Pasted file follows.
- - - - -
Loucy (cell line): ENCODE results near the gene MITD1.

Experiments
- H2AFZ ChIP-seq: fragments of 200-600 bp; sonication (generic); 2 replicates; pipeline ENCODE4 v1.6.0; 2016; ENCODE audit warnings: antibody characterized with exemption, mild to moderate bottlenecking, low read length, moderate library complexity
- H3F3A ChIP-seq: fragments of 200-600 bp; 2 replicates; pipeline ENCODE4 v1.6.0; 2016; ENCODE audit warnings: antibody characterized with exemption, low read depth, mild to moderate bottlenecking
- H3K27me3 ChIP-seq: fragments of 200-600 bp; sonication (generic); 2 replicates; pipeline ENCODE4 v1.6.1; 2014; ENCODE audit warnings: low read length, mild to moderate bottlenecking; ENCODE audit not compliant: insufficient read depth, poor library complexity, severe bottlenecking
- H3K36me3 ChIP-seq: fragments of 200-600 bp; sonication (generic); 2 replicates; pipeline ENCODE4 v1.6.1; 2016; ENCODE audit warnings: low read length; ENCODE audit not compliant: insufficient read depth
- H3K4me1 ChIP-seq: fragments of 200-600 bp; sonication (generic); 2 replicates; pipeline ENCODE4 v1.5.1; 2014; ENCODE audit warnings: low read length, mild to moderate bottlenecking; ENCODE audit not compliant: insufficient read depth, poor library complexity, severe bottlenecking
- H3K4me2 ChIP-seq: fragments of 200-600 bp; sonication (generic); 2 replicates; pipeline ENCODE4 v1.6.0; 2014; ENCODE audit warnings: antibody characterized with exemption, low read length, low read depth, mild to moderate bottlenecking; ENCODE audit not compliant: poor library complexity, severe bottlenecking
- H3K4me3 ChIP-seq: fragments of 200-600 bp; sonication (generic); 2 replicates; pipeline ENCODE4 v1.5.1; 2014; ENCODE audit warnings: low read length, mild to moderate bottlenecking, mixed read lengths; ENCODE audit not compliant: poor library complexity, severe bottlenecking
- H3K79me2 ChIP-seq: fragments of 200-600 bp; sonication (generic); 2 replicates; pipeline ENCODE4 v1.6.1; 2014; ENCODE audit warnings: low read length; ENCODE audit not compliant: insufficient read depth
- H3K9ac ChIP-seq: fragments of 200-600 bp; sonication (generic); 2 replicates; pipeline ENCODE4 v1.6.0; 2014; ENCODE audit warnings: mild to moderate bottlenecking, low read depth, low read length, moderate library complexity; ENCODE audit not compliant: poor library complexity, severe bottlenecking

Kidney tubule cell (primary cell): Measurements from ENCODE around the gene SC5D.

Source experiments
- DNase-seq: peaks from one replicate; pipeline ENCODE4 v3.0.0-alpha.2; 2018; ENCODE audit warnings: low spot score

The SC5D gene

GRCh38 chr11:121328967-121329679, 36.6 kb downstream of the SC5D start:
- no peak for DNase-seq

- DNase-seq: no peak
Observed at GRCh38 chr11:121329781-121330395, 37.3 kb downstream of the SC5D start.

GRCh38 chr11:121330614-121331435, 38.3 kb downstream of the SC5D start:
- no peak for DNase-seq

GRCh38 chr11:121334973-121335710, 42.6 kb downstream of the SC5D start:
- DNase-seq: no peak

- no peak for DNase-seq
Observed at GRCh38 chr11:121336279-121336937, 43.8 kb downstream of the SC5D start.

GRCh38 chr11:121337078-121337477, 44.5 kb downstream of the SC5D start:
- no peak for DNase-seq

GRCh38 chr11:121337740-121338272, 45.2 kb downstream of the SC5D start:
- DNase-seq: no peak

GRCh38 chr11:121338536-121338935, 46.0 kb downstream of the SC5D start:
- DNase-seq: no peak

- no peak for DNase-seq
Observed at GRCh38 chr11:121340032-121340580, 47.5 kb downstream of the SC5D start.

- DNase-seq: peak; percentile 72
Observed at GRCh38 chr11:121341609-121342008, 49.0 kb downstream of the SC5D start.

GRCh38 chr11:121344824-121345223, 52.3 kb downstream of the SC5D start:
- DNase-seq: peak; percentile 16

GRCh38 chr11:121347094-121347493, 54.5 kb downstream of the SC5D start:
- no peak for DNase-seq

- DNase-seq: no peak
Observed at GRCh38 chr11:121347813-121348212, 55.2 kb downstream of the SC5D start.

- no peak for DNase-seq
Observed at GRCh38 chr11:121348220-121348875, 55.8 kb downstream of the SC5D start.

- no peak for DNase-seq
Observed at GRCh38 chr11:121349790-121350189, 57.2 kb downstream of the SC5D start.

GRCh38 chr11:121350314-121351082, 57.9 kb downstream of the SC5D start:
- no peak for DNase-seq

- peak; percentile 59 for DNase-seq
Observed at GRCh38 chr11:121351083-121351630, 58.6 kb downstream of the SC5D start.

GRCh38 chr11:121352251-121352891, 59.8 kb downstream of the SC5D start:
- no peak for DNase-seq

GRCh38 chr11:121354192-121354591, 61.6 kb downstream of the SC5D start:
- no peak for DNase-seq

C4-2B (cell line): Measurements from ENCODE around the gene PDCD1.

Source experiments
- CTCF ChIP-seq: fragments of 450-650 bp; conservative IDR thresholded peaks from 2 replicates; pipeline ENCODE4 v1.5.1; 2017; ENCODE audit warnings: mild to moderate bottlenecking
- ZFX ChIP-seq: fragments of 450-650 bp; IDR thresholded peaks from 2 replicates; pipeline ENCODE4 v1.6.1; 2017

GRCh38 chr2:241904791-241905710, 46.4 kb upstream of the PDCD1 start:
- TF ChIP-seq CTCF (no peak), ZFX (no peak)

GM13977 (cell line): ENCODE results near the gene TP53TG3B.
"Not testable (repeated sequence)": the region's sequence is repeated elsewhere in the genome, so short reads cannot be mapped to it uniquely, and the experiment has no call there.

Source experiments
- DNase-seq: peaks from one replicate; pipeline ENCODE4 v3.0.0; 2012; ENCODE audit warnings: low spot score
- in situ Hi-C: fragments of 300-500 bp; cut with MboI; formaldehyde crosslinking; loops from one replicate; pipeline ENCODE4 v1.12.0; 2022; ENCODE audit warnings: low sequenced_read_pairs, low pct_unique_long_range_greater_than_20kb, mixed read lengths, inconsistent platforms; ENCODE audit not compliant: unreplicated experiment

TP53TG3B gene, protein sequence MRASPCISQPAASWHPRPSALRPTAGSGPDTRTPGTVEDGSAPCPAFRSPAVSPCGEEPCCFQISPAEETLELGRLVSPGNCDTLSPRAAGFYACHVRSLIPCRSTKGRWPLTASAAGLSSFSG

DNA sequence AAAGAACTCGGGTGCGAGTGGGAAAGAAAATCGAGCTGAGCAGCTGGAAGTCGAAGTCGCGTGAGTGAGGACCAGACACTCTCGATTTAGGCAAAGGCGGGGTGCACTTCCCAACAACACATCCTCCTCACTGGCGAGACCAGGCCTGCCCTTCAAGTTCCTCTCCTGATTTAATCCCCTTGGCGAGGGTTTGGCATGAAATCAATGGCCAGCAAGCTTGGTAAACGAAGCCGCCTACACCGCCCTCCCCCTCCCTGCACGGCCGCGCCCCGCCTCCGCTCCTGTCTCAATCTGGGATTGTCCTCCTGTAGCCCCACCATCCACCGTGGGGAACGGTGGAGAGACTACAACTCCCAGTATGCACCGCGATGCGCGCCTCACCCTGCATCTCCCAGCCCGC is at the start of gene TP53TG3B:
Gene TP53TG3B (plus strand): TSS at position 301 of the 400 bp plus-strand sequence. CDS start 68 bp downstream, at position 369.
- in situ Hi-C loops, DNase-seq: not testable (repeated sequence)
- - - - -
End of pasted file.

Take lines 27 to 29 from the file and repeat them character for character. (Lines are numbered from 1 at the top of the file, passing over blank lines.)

- no peak for DNase-seq

GRCh38 chr11:121337740-121338272, 45.2 kb downstream of the SC5D start:
- DNase-seq: no peak